182 F2d 798 National Labor Relations Board v. Lawley

182 F.2d 798

LAWLEY et al.

No. 12705.

United States Court of Appeals
Fifth Circuit.

June 7, 1950.

M. A. Prowell, Special Counsel, N.L.R.B., Atlanta, Ga., A. Norman Somers, Assistant General Counsel, N.L.R.B., Washington, D.C., for petitioner.

Frank Embry, Pell City, Ala., for respondents.

Before HOLMES, WALLER, and BORAH, Circuit Judges.

HOLMES, Circuit Judge.

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This is a proceeding in civil contempt. On Dec. 10, 1948, the petitioner and respondents consented to the entry of a decree by this court enforcing an order of the National Labor Relations Board, requiring the respondents to bargain with the International Woodworkers of America, to offer reinstatement to twenty named employees, and to pay to each of said employees a specified sum found to be owing them by the Board because of respondents' discrimination against them. The petition to have respondents adjudged in civil contempt alleges that respondents have disobeyed the decree entered by this court on March 4, 1949, in that they have not paid to any of the employees any part of the sums which they were commanded to pay. A rule to show cause was issued, and the respondents filed a motion in this court to dismiss the petition on the ground that the petitioner was without authority to maintain the proceedings because a labor organization, known as the International Woodworkers of America, was not the representative of the parties named in the petition; but that question and issues presented by the petition are moot.


Without waiving its motion to dismiss, the respondents answered the petition, denying that they had failed and refused to obey the provisions of the decree, and alleging that they had in good faith complied with the court's decree. In support of their position, they filed affidavits showing that twelve of the employees had received checks and had endorsed them back to respondents, but the evidence does not convince us that the endorsement and redelivery of these checks was a free and uncoerced act of these employees. Photostatic copies of the checks have been supplied us. In reply to respondents' answer, the petitioner filed affidavits showing that none of the employees received any part of the proceeds of the checks and that respondents have not paid eight of the named employees anything, but offered to deliver them checks for the amount due them only on the condition that the Board agree that delivery thereof would satisfy all of respondents' obligations for the payment of money under the court decree and constitute full compliance on its part. The Board refused to accede to the condition upon which delivery of the checks was offered, and the checks were not delivered.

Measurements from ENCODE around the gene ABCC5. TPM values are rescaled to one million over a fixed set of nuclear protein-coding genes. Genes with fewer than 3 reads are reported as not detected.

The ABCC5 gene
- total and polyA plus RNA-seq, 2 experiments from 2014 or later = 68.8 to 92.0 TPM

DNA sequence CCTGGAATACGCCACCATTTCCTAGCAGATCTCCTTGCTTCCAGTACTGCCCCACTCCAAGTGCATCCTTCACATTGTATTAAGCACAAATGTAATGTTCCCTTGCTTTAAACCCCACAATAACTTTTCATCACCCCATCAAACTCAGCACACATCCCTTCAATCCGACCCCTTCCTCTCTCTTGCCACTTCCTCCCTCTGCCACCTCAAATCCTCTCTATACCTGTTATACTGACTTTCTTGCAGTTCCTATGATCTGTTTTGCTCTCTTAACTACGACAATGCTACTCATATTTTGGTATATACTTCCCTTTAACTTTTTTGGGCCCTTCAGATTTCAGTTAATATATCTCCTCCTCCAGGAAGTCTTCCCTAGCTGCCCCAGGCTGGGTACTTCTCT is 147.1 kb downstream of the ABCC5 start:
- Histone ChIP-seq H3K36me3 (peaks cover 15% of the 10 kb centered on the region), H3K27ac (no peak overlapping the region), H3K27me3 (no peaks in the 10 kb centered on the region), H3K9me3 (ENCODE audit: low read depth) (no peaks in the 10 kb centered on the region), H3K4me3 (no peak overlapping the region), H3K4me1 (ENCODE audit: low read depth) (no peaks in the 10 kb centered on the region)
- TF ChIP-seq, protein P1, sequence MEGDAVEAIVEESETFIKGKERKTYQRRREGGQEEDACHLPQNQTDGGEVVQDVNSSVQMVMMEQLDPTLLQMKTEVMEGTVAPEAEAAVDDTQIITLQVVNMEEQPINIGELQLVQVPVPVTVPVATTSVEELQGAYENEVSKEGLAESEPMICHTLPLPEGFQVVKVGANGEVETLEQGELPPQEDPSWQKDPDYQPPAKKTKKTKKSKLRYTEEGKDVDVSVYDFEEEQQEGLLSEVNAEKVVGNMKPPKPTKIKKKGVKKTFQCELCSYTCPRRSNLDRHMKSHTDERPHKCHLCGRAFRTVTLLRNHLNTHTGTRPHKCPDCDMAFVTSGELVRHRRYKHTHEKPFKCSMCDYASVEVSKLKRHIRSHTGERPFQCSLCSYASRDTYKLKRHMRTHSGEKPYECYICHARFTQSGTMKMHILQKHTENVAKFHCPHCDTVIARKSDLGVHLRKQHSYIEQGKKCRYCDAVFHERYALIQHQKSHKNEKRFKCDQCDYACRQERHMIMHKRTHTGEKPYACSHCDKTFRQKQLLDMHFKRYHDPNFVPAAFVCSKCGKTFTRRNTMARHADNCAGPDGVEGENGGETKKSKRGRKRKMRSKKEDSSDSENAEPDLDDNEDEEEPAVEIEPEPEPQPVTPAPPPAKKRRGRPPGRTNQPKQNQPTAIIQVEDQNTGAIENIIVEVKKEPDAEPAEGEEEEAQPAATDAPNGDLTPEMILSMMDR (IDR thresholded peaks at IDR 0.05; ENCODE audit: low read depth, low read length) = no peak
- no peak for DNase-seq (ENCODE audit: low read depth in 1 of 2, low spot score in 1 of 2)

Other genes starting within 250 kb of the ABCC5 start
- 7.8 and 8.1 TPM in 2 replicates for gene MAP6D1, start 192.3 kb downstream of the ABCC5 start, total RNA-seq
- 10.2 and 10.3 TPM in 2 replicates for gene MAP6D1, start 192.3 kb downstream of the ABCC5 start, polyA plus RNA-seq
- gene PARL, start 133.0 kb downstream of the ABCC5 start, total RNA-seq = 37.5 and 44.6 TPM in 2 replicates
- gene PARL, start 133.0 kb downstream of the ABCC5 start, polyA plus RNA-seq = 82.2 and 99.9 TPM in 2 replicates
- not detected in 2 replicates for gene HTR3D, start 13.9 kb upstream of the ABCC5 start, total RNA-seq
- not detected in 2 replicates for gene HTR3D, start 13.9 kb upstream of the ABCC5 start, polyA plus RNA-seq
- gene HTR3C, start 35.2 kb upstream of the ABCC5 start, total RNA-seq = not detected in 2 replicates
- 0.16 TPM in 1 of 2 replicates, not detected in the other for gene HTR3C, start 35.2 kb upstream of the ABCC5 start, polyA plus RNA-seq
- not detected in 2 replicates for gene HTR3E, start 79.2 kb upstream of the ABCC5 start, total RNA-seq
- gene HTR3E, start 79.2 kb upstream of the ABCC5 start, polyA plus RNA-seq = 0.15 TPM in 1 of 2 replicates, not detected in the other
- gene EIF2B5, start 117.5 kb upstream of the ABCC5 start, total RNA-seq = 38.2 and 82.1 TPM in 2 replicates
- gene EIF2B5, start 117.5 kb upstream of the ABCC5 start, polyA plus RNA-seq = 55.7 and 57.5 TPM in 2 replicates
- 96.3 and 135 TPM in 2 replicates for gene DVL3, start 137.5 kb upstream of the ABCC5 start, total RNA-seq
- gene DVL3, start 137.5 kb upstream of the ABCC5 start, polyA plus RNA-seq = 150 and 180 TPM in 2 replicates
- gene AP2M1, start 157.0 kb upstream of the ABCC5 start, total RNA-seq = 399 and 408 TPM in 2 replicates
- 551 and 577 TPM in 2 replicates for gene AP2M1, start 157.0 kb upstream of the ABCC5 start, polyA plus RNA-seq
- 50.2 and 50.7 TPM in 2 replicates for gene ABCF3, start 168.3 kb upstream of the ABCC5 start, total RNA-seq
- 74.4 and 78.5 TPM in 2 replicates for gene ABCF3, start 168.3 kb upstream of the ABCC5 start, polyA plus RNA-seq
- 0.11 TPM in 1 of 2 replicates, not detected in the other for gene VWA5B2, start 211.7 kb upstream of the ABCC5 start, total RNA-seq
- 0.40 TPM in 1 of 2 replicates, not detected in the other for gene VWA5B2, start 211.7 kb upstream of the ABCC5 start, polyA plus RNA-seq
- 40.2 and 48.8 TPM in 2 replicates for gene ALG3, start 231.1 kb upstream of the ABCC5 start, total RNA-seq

This being a proceeding in civil contempt, the question for decision is not one of intent, but simply whether respondents have complied with the court's order. From the affidavits presented, it is obvious to us that none of the twenty named employees have received any part of the sum which the decree ordered paid to them. The employees who received the checks and endorsed them back to the respondents did not receive any of the money that the court ordered paid to them, and there are eight employees who have not been offered any payment at all. For so failing to do as directed by the court, the respondents have left us with no other alternative than to find them in contempt of court.


There is no merit to respondents' motion to dismiss because, under the National Labor Relations Act,1 the authority to apply to the Court of Appeals to have an employer adjudged in contempt for failure to obey a decree enforcing an order of the National Labor Relations Board lies exclusively in the Board itself, acting as a public agency. A labor organization has no standing to make such an application by virtue of having filed the charges upon which the Board's proceedings were initiated.2 Respondents' contention that the cause has become moot because the local union of the International Woodworkers of America has been dissolved is of no concern to us because, in addition to requiring respondents to bargain with the International Woodworkers of America, the decree required them to pay twenty named employees a specified sum of money, which they have not paid. The motion to dismiss is denied, and the petition to have respondents adjudged in civil contempt is granted. They are hereby so adjudged, but are given sixty days in which to purge themselves of the contempt by complying in full with this court's original order. Respondents will not be required to reimburse the Board for the costs incurred in the bringing of this proceeding if they purge themselves of contempt within the sixty days above granted.


49 Stat. 449, as amended, 61 Stat. 136, 29 U.S.C.A. § 151 et seq


Amalgamated Utility Workers v. Consolidated Edison Co., 309 U.S. 261, 60 S.Ct. 561, 84 L.Ed. 738